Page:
Anthropology teaches that ethnocentrism is the belief that one’s own culture is the standard by which all others should be judged; that there is a standard way of living and all other variations are simply deviations of the better way. While ethnocentrism deals with human cultures, what is the term used to explore this concept at a larger, perhaps even cosmic scale? What if humans are not just convinced of being part of a superior race, but perhaps we are putting too much reliance on the idea that what we define as life is the only means through which the universe is conscious and, in some way different than ours, alive? Could we call it lifecentrism?
What if the universe is itself evolving? What if we, as living, self aware creatures are the apex of an already self aware universe? What if it is possible that the miracles of our existence are simply reflections of what the universe is already, but in a more articulated variation? In this sense, we are not purely conscious, but more conscious than rocks and pure, elemental material? What if we are not the conclusion of this chain of development but merely a step in a path that leads to a creation that we could not comprehend, but could possibly comprehend more of what the universe is in itself?
We are, it seems on earth at least to be the crowning achievement of biological evolution, a system of change related to organisms comprised of the basic building blocks of the universe. We are deeply connected to the system from which we came, and reliant on a fragile global and cosmic ecosystem. In our fragility we are adaptable. We are aware. We are conscious.
Consciousness is viewed by some to be a function of organic chemistry. Molecules formed in certain ways give rise to the sophisticated systems of our bodies’ internal wiring and structure. We operate because certain constants allowed this to happen. Consciousness is simply a lucky combination of evolved wiring in the brain.
But what if consciousness is separate from our biology, as many quantum physicists are beginning to find? In a sense our biology allows us to become aware of this system and perhaps even tune into consciousness. So it seems, consciousness and awareness are actually two different things. What if not only life as we deem it is conscious but also the very material that are the building blocks of not only life but all material is conscious?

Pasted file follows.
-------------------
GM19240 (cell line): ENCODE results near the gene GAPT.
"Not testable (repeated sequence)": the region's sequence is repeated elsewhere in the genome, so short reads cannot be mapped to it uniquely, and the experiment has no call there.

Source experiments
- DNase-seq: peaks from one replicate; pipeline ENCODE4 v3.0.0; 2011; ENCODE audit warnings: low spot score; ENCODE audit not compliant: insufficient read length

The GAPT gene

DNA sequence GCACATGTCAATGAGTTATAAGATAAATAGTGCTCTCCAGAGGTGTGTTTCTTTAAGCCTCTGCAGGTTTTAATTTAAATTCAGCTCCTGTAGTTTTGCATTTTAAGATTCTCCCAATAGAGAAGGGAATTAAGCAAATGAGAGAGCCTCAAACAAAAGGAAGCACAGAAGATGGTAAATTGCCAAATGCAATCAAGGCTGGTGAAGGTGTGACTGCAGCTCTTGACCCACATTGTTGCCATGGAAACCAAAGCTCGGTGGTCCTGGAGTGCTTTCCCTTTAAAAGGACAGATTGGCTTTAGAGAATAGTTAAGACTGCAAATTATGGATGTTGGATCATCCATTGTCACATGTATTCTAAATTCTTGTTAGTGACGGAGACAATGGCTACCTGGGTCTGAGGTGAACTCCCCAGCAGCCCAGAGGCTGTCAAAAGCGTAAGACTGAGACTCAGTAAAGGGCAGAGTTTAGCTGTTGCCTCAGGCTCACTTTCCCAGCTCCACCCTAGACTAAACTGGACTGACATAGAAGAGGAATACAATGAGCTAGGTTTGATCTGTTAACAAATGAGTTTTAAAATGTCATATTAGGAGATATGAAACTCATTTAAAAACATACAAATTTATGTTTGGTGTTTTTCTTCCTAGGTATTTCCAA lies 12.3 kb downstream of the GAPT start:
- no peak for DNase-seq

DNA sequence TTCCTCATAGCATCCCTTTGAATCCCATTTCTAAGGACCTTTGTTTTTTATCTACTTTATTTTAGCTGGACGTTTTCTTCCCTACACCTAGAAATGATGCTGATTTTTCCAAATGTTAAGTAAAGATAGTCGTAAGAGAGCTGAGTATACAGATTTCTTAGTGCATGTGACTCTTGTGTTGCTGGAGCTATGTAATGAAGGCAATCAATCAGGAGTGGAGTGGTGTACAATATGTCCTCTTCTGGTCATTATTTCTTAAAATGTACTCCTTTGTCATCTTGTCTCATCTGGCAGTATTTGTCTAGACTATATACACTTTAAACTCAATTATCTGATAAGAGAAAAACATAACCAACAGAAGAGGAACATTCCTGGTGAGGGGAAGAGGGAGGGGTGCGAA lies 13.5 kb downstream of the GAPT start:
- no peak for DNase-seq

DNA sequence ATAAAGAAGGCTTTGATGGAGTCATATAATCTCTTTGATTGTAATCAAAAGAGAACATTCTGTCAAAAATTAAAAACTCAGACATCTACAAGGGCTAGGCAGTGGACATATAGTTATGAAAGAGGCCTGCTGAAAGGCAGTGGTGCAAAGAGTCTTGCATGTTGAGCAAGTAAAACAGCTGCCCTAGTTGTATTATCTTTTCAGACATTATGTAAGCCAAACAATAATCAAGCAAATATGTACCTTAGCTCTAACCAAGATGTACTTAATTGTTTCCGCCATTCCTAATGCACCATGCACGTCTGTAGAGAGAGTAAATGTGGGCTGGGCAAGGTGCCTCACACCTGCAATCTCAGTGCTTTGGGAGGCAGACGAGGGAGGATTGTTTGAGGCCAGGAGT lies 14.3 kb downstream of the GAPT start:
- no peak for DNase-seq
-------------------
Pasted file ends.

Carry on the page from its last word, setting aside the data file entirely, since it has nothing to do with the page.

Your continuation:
If consciousness is not a function of awareness, than what if then rocks, trees, stars, planets… all aspects of the universe are a part of this remarkable universal connection of pure being that the religions have for centuries reported?
Sometimes I believe I’m becoming more animistic, the ancient belief that all objects contain a life-being. In antiquity, rocks and trees contained spirits, or a life force, that one could connect to or interact with. Though I don’t know if we directly commune with objects on a consciously aware level, I am beginning to think that we just might have more in common with these objects than we think.
If the universe is at some level aware we might just be one solitary manifestation similar to all the rest. One might need a brain or tool of some sort in order to be aware, and this may mean that the stars themselves might in their own way be alive. It is as if the spirit of life, the God or element of pure being alive in us is in all things in the universe, not just what we define as being life.
When we ask if we are the only life in the universe, we might in fact be asking the wrong question. We should be asking two questions: Does organic life exist elsewhere? How else can we define the term life beyond the search for a reflection of what we are in a tangible sense?